“You’ll have to go to hell and back.”
If you’re expecting a film based on the life of the fascinating Vidocq, then you may be disappointed. But if you’re ready for a thrilling historical detective story laced with fantasy & the supernatural, then Vidocq (Dark Portals: the Chronicles of Vidocq) is an obscure feast. Vidocq’s life would make a great subject for a film–he was a criminal and a master of disguise, and during his long checkered career and multiple arrests, he became an informer, was recruited as a police spy, and eventually ran a plainclothes police unit. Later in life, he resigned from the police and ran a small printing company and formed the world’s first detective agency.
Set in the 1830s, the film begins with a fantastic duel between Vidocq and a cloaked figure who wears a golden glass mask. In spite of Vidocq’s bulk and cunning, he is no match for the superhuman qualities of the masked man, and Vidocq is killed. A young journalist, Etienne Boisset (Guillaume Canet) who was writing Vidocq’s biography begins to backtrack through Vidocq’s last investigation. Etienne digs through Vidocq’s notes and uncovers clues about the detective’s final case.
Just prior to his death, Vidocq (Gerard Depardieu) was approached by government official, Lautrennes (Andre Dussolier) to solve the deaths of two men–arms dealer Belmont and chemist Veraldi. While their deaths appear to be due to natural causes (both men were simultaneously struck by lightening and burst into flames), Lautrennes suspects they were murdered for political reasons and employs Vidocq to investigate. Vidocq was on the trail of a vicious killer when he was killed, so Etienne decides to continue the case…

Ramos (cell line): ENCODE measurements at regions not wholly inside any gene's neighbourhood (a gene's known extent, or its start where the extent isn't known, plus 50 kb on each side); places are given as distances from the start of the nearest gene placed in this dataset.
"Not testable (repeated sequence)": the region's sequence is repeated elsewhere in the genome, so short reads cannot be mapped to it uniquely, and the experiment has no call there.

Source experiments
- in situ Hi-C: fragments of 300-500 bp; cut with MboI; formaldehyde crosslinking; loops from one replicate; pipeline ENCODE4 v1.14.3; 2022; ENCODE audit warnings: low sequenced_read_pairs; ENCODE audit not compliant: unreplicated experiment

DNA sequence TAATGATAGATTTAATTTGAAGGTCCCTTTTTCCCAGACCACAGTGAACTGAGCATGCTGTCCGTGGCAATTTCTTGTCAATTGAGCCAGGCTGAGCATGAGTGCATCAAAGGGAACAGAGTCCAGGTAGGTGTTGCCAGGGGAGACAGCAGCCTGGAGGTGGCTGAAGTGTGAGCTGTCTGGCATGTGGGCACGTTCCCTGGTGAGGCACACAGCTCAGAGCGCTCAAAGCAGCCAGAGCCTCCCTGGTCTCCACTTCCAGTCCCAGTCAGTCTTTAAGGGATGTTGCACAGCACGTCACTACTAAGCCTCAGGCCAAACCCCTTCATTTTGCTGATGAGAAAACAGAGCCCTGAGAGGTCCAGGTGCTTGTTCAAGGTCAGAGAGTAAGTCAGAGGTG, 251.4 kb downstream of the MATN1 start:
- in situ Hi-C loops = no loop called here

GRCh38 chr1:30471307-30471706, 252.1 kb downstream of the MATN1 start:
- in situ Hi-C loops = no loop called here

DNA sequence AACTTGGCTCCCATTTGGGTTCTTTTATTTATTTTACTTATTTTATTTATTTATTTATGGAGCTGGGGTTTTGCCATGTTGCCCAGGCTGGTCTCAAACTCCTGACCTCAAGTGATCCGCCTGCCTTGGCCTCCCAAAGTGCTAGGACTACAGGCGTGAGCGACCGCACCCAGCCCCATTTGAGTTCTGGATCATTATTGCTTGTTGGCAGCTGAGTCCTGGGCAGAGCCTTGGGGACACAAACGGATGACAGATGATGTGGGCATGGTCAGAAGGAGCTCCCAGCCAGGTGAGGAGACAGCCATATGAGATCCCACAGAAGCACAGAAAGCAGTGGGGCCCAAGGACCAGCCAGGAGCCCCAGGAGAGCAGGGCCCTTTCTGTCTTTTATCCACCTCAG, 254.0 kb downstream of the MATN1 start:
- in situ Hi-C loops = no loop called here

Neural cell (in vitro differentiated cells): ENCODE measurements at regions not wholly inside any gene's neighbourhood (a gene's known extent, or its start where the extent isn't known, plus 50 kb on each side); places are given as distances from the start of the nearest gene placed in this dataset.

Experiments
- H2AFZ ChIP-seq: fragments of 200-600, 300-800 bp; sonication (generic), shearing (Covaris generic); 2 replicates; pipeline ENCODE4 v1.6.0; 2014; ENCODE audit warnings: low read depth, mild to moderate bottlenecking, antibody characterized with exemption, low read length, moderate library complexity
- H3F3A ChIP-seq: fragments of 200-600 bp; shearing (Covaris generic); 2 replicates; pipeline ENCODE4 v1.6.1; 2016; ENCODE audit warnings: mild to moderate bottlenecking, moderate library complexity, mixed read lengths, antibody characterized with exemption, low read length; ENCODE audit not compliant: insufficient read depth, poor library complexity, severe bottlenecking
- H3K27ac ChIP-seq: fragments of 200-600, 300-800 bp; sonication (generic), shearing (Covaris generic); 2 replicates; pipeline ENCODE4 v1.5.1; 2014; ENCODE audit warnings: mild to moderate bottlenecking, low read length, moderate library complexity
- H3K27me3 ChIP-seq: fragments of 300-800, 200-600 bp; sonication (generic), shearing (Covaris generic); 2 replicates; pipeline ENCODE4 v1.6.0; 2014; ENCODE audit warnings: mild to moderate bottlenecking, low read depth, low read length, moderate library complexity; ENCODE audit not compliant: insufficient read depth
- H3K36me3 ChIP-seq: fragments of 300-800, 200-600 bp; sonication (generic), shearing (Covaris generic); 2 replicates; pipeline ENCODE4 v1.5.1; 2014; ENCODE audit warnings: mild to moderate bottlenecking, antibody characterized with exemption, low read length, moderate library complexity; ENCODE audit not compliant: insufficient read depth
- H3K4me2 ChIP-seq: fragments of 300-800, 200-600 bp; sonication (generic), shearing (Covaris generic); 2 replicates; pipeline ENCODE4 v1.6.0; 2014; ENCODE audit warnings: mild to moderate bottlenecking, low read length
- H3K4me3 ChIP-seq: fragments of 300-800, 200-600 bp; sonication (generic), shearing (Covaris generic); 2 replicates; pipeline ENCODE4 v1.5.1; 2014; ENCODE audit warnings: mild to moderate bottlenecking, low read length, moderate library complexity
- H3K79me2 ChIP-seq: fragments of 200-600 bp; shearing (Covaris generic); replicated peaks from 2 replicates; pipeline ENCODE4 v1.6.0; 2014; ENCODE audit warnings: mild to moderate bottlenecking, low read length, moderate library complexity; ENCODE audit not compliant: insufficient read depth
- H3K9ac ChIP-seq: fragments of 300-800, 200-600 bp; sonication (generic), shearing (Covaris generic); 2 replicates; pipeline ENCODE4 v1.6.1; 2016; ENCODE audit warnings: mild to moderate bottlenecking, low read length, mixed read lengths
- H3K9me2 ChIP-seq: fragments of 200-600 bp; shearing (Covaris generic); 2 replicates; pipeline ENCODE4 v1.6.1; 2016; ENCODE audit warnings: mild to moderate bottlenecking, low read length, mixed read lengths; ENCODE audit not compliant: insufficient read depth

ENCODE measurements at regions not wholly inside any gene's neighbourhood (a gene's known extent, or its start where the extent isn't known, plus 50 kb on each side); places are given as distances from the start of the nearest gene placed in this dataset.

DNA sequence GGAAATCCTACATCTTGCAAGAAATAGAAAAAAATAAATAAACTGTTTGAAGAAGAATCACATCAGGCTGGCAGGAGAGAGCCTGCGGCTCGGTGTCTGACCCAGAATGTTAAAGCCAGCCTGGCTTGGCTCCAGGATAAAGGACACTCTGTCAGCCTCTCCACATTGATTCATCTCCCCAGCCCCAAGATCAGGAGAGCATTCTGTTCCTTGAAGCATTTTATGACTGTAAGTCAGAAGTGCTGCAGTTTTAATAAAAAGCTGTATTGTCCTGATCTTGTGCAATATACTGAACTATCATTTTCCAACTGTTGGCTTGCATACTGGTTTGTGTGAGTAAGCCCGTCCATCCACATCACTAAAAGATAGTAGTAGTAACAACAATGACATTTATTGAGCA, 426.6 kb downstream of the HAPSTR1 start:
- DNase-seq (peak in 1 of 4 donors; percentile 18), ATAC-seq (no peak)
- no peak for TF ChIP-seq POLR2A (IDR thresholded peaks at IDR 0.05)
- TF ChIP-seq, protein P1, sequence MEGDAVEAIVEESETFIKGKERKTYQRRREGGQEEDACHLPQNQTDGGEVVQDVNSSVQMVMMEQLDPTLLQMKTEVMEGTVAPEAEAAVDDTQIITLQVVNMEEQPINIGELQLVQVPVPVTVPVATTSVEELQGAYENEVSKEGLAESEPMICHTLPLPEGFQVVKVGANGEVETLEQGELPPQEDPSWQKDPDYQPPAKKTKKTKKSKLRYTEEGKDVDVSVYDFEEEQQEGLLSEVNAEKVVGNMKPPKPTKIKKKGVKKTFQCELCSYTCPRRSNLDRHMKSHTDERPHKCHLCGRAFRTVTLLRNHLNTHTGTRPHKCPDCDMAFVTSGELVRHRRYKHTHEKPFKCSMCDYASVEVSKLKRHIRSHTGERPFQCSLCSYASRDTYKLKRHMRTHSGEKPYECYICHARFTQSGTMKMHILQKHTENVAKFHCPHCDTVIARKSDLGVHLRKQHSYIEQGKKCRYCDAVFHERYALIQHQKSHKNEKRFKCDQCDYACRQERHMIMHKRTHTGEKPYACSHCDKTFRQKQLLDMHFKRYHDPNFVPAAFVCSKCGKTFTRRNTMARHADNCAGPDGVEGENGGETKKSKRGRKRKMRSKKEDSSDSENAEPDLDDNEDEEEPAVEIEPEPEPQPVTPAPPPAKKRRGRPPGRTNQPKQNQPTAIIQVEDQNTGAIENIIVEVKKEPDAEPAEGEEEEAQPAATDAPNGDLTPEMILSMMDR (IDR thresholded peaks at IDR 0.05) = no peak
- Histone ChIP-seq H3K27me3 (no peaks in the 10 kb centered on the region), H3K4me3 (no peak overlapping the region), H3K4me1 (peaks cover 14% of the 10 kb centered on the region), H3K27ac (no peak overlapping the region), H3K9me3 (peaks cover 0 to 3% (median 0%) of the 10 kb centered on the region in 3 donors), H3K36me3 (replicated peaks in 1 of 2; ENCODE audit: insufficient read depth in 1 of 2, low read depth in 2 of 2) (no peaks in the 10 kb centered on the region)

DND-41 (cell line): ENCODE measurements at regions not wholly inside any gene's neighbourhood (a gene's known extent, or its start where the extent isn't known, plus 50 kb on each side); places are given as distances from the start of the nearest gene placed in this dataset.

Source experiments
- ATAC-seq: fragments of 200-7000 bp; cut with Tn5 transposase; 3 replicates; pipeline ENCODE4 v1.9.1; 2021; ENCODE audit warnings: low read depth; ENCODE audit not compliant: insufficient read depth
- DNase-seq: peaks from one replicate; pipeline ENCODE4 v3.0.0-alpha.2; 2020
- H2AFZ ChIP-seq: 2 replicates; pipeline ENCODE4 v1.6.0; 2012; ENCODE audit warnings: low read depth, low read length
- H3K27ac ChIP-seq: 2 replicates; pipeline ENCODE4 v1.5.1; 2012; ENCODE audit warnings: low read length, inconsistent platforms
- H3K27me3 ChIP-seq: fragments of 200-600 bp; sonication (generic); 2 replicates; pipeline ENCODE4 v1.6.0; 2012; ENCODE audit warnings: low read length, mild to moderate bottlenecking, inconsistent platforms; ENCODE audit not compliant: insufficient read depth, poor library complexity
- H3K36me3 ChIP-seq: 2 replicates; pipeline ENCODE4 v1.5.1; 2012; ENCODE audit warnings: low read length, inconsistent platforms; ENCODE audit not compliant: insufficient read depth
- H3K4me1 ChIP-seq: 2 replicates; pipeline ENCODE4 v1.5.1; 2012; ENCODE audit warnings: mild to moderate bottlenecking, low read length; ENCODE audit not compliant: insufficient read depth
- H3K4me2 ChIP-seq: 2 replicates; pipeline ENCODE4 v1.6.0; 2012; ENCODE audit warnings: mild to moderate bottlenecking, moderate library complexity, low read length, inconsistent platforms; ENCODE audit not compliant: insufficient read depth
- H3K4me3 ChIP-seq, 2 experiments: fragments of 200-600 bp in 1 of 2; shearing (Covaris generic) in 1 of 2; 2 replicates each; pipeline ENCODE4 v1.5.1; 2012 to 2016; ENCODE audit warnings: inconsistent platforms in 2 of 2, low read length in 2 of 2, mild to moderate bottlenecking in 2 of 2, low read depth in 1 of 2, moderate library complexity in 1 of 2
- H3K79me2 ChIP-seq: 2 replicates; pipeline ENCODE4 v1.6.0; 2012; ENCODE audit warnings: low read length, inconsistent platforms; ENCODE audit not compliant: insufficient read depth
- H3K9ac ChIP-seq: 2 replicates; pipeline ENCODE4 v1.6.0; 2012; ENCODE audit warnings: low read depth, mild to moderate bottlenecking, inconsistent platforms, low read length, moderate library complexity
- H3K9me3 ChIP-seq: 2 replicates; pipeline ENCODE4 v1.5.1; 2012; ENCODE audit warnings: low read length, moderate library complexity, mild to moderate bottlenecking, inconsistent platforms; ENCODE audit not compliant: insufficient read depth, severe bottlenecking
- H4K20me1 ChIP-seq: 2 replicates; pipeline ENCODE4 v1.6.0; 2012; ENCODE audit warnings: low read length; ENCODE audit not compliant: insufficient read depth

Director Pitof (a pseudonym for Jean-Christophe Comar) created the visual effects for The City of Lost Children, so if you’ve seen that film, you have an idea of the sort of visual effects that await you in Vidocq. The seamy side of Paris is the perfect laboratory for Pitof’s talent–stormy skies, and lightening storms above the filthy gutters of the slums, opium dens and brothels of the notoriously evil Temple District. Set against the political unrest of the 1830s, Pitof captures the mood of the times, and yet makes it uniquely his own. While the story here is pure fiction, the film also captures the essence of Vidocq–one of the strangest characters in the history of humankind–and a great deal of the film is spent in flashbacks which explore Vidocq’s fascination with the sordid side of life. Vidocq’s love of the science behind detective technique, however, is not neglected in this incredible tale. In French with English subtitles. For those interested in the life of Vidocq, I recommend The Memoirs of Vidocq: Master of Crime.